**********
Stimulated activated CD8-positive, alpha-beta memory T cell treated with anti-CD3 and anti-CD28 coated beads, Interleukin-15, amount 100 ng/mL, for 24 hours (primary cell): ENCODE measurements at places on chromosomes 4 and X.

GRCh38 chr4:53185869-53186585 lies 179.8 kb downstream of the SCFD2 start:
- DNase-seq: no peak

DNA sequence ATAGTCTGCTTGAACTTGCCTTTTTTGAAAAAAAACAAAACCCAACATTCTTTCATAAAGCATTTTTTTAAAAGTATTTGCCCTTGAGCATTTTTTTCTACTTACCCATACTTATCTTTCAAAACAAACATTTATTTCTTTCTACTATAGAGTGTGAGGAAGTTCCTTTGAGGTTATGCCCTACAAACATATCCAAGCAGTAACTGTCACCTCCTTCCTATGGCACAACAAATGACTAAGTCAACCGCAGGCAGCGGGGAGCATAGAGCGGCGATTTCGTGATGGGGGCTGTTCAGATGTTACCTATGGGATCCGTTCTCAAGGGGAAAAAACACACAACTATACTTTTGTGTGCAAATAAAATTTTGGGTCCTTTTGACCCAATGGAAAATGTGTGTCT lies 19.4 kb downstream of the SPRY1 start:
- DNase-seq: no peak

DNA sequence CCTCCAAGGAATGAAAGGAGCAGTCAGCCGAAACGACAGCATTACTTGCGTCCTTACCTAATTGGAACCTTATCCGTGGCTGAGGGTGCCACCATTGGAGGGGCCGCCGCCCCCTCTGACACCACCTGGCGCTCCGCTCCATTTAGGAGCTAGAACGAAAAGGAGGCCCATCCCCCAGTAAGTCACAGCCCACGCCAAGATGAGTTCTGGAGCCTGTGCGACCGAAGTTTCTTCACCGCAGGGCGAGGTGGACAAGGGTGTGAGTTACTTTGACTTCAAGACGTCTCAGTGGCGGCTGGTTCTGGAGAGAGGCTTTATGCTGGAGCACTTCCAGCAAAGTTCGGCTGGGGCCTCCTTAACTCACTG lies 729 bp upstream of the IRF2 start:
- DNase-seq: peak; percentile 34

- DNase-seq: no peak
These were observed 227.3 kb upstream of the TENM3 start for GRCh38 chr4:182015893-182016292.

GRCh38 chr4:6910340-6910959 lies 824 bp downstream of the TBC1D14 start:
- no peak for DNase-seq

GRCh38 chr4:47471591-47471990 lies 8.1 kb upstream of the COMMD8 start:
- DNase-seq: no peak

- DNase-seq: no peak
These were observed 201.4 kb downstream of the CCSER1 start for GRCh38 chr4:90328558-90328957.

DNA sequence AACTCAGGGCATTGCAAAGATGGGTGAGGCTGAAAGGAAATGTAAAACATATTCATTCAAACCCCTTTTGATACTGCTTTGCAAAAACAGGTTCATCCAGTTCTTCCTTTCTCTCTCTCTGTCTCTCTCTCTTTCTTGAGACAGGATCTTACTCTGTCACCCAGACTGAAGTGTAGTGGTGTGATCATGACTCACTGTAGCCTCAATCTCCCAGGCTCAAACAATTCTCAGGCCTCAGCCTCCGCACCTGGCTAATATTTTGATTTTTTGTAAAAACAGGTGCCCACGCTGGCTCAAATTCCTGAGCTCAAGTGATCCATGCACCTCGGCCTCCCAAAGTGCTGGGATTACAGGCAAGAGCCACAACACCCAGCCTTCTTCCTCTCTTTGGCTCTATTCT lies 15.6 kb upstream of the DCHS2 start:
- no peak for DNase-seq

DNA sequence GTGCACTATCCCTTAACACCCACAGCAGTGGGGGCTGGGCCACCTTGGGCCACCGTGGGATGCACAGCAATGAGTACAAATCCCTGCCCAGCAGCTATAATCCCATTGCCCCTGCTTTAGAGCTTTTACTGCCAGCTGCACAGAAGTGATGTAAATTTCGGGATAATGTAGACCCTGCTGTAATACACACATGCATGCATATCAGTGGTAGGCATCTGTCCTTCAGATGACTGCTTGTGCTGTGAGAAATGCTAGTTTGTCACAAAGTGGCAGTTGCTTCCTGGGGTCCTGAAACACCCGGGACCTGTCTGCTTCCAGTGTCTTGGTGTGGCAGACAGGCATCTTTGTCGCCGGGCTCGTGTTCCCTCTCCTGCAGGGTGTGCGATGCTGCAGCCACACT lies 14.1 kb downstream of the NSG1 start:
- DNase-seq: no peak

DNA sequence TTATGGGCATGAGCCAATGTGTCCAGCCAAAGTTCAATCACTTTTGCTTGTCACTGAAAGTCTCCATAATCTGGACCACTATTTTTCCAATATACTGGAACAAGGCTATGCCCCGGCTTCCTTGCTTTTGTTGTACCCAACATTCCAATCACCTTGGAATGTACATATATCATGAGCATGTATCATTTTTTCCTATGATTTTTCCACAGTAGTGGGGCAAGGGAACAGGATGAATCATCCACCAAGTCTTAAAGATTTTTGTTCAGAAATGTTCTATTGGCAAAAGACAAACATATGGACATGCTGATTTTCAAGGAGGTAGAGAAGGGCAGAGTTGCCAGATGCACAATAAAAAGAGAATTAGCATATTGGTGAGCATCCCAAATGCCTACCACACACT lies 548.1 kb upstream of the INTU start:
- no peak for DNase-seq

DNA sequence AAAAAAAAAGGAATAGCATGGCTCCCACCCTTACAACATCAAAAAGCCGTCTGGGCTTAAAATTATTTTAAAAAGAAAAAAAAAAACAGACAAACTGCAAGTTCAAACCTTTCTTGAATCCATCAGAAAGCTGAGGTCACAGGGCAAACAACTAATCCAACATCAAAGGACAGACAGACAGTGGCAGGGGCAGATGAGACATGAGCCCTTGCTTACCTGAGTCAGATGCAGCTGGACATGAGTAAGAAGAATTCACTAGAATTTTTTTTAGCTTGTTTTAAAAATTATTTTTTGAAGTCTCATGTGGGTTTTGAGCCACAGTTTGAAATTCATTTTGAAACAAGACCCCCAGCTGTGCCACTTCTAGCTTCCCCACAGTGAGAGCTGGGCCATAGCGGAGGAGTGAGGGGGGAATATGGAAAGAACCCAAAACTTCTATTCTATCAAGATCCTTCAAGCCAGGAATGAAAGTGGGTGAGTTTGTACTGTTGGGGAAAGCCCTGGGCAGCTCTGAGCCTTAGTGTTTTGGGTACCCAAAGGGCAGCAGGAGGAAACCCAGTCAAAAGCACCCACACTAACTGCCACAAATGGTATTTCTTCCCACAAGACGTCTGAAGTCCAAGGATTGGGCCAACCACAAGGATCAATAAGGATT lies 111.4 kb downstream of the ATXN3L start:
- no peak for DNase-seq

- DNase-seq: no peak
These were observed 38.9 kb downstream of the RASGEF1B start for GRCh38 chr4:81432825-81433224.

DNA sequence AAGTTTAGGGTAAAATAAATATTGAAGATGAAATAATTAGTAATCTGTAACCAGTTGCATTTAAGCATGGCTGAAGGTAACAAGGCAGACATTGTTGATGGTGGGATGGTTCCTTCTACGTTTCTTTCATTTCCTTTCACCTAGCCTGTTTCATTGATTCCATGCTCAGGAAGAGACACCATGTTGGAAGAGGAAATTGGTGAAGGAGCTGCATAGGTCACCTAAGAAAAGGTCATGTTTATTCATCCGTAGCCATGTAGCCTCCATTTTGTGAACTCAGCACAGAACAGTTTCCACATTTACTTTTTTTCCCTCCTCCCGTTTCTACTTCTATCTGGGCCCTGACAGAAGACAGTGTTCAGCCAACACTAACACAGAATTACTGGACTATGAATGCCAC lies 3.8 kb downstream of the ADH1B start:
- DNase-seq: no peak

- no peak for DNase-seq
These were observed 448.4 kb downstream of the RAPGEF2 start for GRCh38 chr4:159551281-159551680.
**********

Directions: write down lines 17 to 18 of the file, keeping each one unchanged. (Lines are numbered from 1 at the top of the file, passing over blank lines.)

- no peak for DNase-seq

DNA sequence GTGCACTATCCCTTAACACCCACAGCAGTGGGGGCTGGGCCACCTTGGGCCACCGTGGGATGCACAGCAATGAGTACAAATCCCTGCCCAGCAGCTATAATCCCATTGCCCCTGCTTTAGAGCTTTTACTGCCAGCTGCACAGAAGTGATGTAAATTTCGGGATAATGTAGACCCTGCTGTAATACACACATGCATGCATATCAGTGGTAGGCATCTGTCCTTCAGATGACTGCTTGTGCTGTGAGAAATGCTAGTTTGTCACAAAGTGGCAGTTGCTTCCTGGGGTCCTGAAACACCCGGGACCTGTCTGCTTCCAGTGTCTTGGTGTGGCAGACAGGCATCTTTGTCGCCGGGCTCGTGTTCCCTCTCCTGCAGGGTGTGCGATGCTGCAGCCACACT lies 14.1 kb downstream of the NSG1 start: